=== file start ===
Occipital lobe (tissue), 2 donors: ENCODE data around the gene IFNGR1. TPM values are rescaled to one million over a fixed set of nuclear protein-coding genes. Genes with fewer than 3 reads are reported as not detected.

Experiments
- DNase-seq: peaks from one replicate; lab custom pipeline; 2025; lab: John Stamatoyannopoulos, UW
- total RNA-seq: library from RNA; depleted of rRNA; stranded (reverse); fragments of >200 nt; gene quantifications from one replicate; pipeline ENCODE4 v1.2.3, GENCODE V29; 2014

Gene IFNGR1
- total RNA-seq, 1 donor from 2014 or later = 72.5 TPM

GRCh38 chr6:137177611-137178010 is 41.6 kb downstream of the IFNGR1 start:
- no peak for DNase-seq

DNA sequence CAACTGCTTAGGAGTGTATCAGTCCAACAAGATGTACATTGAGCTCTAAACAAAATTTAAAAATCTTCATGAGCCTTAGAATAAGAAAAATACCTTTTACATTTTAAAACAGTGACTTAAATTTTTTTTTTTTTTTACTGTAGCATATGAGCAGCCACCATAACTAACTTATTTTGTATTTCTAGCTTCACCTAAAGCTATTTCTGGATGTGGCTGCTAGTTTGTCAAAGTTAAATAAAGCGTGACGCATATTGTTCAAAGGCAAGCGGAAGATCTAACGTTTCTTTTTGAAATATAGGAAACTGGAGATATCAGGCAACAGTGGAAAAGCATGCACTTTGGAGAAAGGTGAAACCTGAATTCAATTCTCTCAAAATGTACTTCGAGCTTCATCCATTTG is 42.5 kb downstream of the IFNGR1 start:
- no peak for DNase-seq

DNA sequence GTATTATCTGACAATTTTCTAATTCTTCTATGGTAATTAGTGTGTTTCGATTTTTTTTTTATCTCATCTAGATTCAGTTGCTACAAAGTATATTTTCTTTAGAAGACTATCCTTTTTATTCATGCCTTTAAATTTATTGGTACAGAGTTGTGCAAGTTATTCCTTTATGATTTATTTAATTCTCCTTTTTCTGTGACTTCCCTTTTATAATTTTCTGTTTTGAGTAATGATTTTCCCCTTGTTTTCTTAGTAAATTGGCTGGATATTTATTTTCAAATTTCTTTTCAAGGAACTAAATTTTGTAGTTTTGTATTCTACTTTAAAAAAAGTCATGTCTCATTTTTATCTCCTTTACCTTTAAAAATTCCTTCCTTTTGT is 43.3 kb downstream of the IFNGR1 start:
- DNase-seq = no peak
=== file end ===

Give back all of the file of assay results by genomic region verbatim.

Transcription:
Occipital lobe (tissue), 2 donors: ENCODE data around the gene IFNGR1. TPM values are rescaled to one million over a fixed set of nuclear protein-coding genes. Genes with fewer than 3 reads are reported as not detected.

Experiments
- DNase-seq: peaks from one replicate; lab custom pipeline; 2025; lab: John Stamatoyannopoulos, UW
- total RNA-seq: library from RNA; depleted of rRNA; stranded (reverse); fragments of >200 nt; gene quantifications from one replicate; pipeline ENCODE4 v1.2.3, GENCODE V29; 2014

Gene IFNGR1
- total RNA-seq, 1 donor from 2014 or later = 72.5 TPM

GRCh38 chr6:137177611-137178010 is 41.6 kb downstream of the IFNGR1 start:
- no peak for DNase-seq

DNA sequence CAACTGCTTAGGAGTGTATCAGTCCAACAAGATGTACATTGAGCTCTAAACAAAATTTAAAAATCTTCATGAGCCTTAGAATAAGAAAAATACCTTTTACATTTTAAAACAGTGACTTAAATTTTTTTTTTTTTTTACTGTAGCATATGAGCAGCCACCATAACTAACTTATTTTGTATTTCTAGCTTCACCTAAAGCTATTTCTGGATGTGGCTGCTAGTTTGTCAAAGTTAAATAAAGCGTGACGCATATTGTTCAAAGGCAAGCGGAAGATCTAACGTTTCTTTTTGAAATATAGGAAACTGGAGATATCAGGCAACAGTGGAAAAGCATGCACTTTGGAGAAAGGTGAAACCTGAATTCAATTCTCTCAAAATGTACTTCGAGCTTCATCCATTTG is 42.5 kb downstream of the IFNGR1 start:
- no peak for DNase-seq

DNA sequence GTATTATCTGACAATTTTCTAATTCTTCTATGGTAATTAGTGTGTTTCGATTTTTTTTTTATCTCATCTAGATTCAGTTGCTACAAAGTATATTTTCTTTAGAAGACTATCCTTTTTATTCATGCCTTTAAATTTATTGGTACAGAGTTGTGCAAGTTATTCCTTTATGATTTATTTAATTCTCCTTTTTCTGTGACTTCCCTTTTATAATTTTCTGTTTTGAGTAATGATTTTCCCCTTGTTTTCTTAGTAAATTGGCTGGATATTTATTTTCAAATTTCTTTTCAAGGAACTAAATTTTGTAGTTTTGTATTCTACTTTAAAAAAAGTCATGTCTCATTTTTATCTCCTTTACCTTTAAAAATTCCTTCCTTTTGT is 43.3 kb downstream of the IFNGR1 start:
- DNase-seq = no peak